Violence in rural communities: Youth speak out

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Kulig, Judith Celene
Hall, Barry
Grant Kalischuk, Ruth
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Rural and Remote Health
Introduction: The current available literature does not present the viewpoints of rural youths regarding the meaning of violence. Design: A mixed method exploratory, descriptive study was conducted to generate information from rural youth about violence. The qualitative phase of the exploratory, descriptive study is reported here. Results: Interviews with fifty-two youth (20 males and 32 females), ranging in age from 11 to 19 years in grades 7–12 in the public school system were conducted in two rural communities. The participants initially defined violence as a physical act with intent to harm, but did not consider weapon carrying as an issue in their communities. They identified alcohol consumption as a trigger for violence and described planned fights that occurred away from school grounds. Physical fights were not limited to the male students. The youth openly stated that violence exists in rural communities and felt isolated from adults with regard to understanding the youths’ experiences with violence. Conclusion: It is important to generate information about violence directly from rural youth. Programs to reduce violence that include the youth are important to pursue.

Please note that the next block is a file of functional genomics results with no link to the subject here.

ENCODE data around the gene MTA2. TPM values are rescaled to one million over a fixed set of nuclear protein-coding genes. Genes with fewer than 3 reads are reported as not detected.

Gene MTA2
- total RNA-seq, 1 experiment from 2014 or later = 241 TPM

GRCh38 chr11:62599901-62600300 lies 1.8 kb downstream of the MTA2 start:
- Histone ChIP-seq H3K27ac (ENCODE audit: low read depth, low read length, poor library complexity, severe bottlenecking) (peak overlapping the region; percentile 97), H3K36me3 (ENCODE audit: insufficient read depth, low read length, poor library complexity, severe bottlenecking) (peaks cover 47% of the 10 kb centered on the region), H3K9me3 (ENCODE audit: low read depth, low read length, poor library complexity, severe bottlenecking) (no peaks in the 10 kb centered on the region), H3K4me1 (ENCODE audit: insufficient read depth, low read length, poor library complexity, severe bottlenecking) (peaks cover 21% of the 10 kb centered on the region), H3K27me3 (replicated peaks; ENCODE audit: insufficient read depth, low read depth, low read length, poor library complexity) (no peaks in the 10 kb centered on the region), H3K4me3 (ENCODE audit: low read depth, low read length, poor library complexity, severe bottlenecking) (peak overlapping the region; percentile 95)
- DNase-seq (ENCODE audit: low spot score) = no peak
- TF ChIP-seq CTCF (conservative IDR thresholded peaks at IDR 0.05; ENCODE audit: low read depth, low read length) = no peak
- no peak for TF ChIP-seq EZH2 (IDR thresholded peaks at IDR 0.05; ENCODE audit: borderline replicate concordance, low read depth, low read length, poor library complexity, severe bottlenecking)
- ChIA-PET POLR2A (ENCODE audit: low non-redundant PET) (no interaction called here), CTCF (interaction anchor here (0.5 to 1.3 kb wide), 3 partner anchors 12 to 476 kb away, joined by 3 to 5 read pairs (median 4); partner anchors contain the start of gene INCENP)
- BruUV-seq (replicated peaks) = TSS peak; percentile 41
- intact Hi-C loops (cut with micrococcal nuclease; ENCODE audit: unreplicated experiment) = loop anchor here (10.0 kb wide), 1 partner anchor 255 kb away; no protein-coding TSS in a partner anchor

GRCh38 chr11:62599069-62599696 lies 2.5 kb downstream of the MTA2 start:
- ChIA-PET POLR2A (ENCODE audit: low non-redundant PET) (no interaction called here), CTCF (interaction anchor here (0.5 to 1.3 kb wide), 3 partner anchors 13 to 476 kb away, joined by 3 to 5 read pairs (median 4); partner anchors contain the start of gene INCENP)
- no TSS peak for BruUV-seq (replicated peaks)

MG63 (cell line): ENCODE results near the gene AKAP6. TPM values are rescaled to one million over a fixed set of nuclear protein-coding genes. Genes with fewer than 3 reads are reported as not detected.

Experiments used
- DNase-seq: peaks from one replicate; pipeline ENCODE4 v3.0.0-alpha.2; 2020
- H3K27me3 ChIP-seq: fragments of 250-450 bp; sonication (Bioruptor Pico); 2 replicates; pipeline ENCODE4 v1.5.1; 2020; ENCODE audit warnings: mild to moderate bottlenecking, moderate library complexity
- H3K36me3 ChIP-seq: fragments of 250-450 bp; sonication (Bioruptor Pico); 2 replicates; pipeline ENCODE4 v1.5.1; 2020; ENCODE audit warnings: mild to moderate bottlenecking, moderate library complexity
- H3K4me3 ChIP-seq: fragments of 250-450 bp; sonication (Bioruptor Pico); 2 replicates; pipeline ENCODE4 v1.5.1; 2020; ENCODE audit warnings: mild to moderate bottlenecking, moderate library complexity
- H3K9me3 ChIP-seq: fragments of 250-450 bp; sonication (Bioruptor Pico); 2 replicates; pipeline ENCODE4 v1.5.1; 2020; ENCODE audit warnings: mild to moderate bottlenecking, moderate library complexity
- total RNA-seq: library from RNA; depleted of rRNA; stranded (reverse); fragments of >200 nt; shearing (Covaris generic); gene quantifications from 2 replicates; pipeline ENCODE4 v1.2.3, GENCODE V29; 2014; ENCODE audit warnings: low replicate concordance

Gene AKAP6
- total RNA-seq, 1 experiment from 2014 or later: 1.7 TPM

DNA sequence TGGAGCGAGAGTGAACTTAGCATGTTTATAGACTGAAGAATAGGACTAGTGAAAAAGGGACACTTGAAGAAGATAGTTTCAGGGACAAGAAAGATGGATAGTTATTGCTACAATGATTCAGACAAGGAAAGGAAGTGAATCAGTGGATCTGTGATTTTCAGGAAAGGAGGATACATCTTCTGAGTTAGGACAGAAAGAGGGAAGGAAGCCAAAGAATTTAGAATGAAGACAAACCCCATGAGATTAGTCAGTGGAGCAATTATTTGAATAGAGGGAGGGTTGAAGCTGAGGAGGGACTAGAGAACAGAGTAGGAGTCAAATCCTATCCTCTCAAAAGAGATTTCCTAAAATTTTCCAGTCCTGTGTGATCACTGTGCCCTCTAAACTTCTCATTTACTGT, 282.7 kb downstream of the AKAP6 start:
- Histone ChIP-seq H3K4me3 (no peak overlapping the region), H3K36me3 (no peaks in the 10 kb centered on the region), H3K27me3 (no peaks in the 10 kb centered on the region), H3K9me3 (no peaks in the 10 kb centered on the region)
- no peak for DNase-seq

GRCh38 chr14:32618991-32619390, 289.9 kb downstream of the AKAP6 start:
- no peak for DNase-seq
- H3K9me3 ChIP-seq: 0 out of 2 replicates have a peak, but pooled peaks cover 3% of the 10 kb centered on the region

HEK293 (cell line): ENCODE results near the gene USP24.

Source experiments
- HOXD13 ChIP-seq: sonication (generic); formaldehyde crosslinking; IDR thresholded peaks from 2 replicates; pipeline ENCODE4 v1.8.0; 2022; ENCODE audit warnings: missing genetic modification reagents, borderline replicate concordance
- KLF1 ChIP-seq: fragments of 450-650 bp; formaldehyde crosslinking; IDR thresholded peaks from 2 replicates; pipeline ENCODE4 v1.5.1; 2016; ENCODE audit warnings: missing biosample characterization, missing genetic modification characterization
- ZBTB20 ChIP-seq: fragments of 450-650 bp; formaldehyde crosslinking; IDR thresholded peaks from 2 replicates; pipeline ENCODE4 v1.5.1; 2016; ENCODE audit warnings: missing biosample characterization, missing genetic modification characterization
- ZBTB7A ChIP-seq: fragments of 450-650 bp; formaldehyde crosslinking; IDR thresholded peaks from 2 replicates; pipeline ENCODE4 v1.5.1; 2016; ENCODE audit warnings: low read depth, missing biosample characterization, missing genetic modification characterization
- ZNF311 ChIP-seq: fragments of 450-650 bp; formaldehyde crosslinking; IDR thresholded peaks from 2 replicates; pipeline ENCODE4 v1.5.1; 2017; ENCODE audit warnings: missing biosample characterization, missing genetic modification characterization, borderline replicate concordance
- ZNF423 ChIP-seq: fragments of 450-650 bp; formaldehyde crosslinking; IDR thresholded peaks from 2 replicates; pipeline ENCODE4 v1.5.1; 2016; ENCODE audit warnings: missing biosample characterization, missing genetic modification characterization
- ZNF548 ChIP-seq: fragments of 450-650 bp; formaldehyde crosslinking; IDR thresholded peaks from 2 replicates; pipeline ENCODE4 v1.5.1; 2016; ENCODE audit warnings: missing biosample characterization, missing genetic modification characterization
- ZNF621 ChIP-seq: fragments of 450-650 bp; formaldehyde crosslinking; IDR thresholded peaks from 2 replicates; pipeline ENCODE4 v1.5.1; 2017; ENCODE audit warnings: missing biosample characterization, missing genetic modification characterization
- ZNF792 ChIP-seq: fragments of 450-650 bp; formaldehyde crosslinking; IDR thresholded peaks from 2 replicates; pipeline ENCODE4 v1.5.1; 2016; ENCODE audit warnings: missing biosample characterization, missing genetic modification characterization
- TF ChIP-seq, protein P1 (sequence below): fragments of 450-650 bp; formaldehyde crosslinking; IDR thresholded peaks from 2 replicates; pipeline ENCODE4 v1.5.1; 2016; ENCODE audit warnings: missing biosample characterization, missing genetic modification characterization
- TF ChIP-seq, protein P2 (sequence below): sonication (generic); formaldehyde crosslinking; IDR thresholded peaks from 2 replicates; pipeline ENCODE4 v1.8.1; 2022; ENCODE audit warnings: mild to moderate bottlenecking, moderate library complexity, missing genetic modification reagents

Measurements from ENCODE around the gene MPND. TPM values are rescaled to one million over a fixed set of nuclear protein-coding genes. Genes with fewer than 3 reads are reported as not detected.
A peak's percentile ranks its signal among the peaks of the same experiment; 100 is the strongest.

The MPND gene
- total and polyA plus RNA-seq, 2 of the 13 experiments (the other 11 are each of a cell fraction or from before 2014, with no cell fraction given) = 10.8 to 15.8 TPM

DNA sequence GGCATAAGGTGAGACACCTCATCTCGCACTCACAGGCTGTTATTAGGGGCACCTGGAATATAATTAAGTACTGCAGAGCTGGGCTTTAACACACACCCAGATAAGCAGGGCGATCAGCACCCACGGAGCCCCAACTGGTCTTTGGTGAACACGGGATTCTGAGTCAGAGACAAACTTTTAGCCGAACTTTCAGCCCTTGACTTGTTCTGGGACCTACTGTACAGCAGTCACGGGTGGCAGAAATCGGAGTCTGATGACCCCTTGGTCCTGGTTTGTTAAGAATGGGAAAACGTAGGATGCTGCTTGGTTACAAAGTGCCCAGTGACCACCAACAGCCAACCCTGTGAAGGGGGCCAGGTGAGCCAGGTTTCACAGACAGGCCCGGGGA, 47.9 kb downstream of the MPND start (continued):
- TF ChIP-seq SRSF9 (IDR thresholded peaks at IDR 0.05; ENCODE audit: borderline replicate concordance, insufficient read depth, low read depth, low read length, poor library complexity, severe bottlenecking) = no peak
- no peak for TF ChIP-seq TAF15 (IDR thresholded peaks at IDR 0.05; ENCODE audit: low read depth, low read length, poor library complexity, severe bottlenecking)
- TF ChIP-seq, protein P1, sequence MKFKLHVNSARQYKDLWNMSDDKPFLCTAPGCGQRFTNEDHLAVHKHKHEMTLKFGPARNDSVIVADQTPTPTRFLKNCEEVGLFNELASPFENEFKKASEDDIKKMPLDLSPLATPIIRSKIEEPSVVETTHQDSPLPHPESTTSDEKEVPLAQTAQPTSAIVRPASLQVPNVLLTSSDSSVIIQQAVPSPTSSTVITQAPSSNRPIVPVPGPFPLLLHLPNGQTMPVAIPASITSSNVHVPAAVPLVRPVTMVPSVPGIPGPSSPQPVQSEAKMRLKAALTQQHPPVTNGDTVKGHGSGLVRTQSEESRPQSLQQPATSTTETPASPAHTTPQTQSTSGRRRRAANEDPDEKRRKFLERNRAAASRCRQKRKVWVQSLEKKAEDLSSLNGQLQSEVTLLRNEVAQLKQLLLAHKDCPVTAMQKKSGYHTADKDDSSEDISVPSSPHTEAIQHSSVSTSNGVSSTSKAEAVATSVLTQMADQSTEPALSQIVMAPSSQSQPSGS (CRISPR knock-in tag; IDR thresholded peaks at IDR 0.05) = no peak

mixed methods , rural communities , rural youth , violence
Kulig, J., Hall, B. & Grant Kalischuk, R. (2006). Violence in rural communities: Youth speak out! Rural and Remote Health, 6 (online), 500. Available from: